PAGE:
Pets Help People Build Interpersonal Relationships

A new study from the University of Western Australia and Harvard University has found that pets help people meet new friends and connect with other people. Meeting new people and socializing is a great way to help build interpersonal relationships, and this helps people live happier and healthier lives.

pets friends

Lisa Wood, the lead author of the study, noted how being lonely and not having social support can lead to a negative effect on our health and well-being. When someone gets an animal, it can actually help break the ice in terms of getting to know people. While the social connections are easier made if you have a dog that you take to the park, even indoor cats and dogs can help us get to know other people according to the new study. This is because even if you have an indoor animal, a pet is something that helps connect people of various ages, genders, and races, and it’s something that people will feel they have in common with other people from all over the world.

The research showed that pets help increase our social networks and can give us new ways to find social support. This can lead to new friendships and bonds, and it can help strengthen the community in a way that not much else can connect people from all backgrounds. If you have a pet, you might meet someone that you would have never met in your typical social circle, even if they are online friends it can help you build up your interpersonal relationships. The study showed that being neighbors or going out to the park is the easiest way to meet new people, but owning a pet was the third most common way to meet new people in places such as San Diego and Nashville.

The research study showed that among the 59 percent of people who said they owned a pet, about half of them said they got to know someone as a result of their pet. When compared to other types of pet owners, the dog owners were 5 times more likely to have met someone through their animal. This is because you can go out and walk your dog or take your dog with you to a park, which is not as easy to do with a cat or a bird. Cat owners often meet new people when they find their cat has stolen something such as a sock from the area, and then the owner ends up becoming friends with the owner of the missing sock or other item. In the case of a snake owner that was surveyed, the owner of the snake said they met new people because they would not let children pet the snake without approval of the parents of the child. The study showed a number of ways that people were able to connect with other people through their pet, so it’s not just dog owners going to the park that are able to find new connections and build up new interpersonal relationships.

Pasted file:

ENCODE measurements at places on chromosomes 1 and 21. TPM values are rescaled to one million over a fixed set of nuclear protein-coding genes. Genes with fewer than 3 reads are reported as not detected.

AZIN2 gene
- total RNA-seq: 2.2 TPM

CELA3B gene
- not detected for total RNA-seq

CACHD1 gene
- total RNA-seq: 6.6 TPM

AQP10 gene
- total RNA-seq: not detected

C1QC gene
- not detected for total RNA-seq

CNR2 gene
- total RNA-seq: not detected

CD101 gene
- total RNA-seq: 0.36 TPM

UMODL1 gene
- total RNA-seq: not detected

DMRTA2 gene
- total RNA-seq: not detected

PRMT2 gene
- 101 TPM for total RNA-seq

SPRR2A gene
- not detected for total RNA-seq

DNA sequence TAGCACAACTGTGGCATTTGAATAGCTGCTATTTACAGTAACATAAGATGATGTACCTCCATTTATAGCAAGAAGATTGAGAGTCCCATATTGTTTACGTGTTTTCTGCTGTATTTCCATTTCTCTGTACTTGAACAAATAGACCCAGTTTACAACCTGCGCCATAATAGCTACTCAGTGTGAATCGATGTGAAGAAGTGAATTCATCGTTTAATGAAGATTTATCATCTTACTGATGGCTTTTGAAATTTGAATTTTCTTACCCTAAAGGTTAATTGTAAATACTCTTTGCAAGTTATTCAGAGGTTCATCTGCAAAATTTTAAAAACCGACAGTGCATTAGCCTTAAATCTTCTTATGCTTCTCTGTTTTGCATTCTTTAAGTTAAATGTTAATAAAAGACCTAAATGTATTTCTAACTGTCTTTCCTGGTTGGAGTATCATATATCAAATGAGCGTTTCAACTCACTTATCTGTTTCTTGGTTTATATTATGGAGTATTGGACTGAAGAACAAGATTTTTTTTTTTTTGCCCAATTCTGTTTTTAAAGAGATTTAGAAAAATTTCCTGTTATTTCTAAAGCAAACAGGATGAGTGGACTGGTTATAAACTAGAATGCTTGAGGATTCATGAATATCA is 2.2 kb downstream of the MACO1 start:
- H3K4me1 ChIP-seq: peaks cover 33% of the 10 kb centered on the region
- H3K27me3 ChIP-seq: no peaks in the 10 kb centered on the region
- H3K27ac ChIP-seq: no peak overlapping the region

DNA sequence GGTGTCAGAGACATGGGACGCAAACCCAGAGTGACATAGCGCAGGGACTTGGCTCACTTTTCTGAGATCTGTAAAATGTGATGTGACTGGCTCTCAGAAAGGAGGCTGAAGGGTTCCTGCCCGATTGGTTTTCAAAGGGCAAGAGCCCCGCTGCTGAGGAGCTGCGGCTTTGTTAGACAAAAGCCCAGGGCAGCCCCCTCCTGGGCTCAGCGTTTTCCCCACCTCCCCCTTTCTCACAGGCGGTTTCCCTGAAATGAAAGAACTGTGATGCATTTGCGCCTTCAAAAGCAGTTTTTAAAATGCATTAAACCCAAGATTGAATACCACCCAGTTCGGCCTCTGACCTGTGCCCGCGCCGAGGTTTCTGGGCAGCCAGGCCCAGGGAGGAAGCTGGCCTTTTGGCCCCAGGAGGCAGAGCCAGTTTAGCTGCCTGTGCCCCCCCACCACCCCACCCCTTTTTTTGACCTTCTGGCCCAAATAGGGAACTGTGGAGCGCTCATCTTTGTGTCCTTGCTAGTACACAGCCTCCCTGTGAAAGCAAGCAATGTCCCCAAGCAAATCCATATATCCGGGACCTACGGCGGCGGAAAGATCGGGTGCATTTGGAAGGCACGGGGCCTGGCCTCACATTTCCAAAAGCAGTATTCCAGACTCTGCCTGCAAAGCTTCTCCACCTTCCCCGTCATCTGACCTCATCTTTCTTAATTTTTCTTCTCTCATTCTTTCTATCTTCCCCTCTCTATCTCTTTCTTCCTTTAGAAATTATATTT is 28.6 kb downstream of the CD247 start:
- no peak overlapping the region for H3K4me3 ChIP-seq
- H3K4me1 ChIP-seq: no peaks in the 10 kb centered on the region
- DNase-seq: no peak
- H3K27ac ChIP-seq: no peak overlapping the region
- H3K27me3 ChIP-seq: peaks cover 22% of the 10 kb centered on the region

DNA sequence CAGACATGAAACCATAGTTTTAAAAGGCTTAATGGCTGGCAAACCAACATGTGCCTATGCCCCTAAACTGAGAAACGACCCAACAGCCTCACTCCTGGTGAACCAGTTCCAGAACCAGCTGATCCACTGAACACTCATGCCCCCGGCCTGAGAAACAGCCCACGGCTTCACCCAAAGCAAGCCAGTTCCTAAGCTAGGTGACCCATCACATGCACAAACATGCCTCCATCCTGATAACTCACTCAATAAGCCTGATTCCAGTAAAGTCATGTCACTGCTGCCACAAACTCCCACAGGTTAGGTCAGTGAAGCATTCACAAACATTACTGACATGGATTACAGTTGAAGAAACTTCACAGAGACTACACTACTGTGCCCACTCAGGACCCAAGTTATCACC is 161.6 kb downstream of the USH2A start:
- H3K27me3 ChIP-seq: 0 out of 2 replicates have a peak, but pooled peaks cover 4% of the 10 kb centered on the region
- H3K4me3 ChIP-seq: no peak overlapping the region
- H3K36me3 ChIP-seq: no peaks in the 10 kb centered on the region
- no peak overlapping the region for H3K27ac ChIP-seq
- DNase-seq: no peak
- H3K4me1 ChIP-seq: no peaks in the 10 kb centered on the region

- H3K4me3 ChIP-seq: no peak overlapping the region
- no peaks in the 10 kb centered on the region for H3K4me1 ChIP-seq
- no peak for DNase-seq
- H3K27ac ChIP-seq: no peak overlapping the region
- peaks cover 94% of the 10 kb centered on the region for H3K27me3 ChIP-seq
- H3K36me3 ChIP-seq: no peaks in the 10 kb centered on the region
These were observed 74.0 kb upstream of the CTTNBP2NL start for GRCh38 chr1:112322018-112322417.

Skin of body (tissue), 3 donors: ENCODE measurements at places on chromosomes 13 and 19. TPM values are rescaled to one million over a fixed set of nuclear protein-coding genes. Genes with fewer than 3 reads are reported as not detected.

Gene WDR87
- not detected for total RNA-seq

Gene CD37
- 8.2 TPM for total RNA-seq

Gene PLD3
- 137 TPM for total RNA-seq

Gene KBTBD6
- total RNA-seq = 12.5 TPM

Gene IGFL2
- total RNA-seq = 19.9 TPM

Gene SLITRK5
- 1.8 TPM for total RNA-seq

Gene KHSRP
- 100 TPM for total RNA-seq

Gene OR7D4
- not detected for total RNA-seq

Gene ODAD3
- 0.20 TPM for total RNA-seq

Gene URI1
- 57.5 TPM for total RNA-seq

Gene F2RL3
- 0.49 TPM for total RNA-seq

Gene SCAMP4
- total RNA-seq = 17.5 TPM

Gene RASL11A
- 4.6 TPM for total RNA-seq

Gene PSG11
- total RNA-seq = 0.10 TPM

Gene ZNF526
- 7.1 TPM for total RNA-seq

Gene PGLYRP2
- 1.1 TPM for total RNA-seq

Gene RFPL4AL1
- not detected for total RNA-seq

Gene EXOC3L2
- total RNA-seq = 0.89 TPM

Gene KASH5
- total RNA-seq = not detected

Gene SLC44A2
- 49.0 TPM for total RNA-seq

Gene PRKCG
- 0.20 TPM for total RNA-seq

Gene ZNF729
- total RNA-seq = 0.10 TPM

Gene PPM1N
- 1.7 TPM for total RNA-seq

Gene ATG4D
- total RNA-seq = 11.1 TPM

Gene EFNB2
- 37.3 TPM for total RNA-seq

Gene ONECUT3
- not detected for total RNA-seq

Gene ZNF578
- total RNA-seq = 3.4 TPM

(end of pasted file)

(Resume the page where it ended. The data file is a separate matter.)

42 percent of pet owners said they were able to find social support through the person they met as a result of their pet, Social support could be something small such as borrowing a pair of shears or something more meaningful, such as emotional support during a difficult time. While the support was more likely for dog owners, it was seen across all types of pet owners. This is a very important aspect because social support from others have positive impacts on mental and physical well-being. This study showed that beyond the support the animal itself can provide the owner, the animal can help facilitate new human-to-human interactions even for the more socially awkward groups.

There were 2,692 people that took part in this study in San Diego, Portland, Nashville, and in Perth. The American cities were chosen because they were similar to Perth in terms of the geography and climate, as well as the housing type. The study was conducted in April through June in Perth, and was conducted in September through December for the cities in the United States. The study found that dogs were the most common animal, then cats, fish, and birds. This study can help local communities in terms of designing and planning areas where pet owners can get together, such as parks. This study is just another study that shows the positive benefits of owning a pet, whether it’s indoor or outdoor.


SHARE
Previous articleOne-Third Of Adults At Risk for Metabolic Syndrome
Next articleIndonesia and Malaysia Will Bring In ‘Boat People’
Avatar
Jeanne Rose
Jeanne Rose lives in Cincinnati, Ohio, and has been a freelance writer since 2010. She took Allied Health in vocational school where she earned her CNA/PCA, and worked in a hospital for 3 years. Jeanne enjoys writing about science, health, politics, business, and other topics as well.

LEAVE A REPLY